If data centres become the new office, as journalist Chris Nuttall suggests in this article, we all should get to grips with the fact that our idea of working space has changed forever due to the pandemic and accept that it will most probably not return to what we were used to.
Our working space in many cases had become our second house, the place where we used to spend most of our time and is now becoming a sort of commodity, something to be used 'as a service' similar to cloud storage space. As data centres become the new offices in terms of space occupied, the working space will be reduced and put at disposal of workers on a need-to-use basis. Technology will play a big role in allowing seamless fruition of that space, from the booking of rooms, coffee breaks, to preferred chairs and desks. Physical keys to open doors are likely to be replaced by more sophisticated mechanisms, such as locks based on fingerprints, codes and similar digital tokens.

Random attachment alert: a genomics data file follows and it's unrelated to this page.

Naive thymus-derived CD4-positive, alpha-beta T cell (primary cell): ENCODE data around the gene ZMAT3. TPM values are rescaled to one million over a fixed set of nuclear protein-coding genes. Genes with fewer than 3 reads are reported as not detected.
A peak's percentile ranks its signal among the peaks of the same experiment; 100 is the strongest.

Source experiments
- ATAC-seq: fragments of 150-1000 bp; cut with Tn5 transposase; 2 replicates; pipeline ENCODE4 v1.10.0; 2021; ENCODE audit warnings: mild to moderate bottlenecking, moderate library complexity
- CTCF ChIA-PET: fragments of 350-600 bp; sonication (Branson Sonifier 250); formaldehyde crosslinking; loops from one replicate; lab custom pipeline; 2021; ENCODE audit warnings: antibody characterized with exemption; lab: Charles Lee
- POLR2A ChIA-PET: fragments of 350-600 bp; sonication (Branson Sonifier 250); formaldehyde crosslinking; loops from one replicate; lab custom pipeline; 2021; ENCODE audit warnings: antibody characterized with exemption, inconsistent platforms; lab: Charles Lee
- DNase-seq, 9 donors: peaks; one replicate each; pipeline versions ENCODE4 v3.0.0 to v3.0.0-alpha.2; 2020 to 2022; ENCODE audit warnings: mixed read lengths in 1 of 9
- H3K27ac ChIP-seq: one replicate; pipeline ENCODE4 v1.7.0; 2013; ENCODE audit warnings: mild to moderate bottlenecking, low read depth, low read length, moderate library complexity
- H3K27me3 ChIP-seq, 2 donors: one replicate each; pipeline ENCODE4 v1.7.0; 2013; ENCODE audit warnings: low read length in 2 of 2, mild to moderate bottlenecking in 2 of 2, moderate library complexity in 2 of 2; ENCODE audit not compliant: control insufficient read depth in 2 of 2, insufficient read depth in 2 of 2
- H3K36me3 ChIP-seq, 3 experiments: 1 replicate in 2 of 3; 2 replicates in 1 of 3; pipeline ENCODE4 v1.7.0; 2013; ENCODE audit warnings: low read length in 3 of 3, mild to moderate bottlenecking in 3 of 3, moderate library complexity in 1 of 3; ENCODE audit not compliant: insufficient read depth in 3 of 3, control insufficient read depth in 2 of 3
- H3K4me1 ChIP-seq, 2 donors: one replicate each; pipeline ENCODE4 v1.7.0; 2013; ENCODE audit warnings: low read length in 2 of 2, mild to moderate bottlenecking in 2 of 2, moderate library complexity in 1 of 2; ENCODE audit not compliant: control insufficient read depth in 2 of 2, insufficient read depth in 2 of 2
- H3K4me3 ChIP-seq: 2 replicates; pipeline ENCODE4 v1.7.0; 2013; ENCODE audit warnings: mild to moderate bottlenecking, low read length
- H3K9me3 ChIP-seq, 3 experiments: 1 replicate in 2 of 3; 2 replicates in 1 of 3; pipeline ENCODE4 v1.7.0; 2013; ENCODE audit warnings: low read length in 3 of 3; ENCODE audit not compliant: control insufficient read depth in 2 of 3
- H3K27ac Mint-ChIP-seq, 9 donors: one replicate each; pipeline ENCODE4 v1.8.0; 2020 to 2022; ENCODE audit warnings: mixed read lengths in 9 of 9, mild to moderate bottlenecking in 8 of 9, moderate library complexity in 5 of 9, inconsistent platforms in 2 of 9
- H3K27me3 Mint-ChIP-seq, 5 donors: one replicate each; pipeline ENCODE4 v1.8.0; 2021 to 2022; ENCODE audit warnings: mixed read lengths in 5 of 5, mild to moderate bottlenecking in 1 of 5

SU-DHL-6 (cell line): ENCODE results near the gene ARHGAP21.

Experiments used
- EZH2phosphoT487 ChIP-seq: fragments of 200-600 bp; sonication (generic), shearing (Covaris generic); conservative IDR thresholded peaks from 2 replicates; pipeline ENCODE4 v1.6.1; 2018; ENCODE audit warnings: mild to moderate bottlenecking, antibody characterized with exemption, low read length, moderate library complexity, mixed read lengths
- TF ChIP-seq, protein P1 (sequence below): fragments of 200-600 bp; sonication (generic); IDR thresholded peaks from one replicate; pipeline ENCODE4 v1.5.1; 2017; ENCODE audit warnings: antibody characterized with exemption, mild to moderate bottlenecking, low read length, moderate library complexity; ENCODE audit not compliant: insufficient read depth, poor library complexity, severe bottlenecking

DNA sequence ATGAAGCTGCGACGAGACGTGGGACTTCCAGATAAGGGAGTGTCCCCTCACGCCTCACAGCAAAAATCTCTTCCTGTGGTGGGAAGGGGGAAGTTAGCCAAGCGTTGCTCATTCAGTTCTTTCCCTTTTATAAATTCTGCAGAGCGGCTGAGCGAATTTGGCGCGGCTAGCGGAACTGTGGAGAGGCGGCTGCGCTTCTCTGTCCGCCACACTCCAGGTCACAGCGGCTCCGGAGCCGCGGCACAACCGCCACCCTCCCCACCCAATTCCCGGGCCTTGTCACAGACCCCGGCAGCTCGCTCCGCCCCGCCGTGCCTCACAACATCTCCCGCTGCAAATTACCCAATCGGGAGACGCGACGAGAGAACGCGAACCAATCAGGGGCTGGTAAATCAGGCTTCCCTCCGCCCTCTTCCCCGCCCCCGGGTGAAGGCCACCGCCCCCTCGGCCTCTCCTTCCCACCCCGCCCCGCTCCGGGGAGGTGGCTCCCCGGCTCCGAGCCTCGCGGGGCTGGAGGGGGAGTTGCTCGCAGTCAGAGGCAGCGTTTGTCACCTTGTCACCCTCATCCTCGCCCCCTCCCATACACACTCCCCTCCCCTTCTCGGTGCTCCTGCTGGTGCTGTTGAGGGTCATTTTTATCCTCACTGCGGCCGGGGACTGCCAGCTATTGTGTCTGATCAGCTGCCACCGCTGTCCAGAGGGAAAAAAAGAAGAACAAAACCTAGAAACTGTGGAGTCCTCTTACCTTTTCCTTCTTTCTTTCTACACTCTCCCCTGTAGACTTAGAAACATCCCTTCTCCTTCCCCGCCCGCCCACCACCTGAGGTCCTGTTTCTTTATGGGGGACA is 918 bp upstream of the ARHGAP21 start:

Interesting to note that even if physical location per se is likely losing importance, the increased use of technology will require the collection of personal data to make these 'new' offices work. As per usual, whenever technology takes the scene to enable changes in our lives, it brings along the conventional privacy and security risk concerns: How is the information collected, shared, protected and sold/licensed to third parties?
Offices left vacant by coronavirus could become the residential towers of the future, according to the architect Lord Norman Foster, but there may be just as much demand for the space from data centres.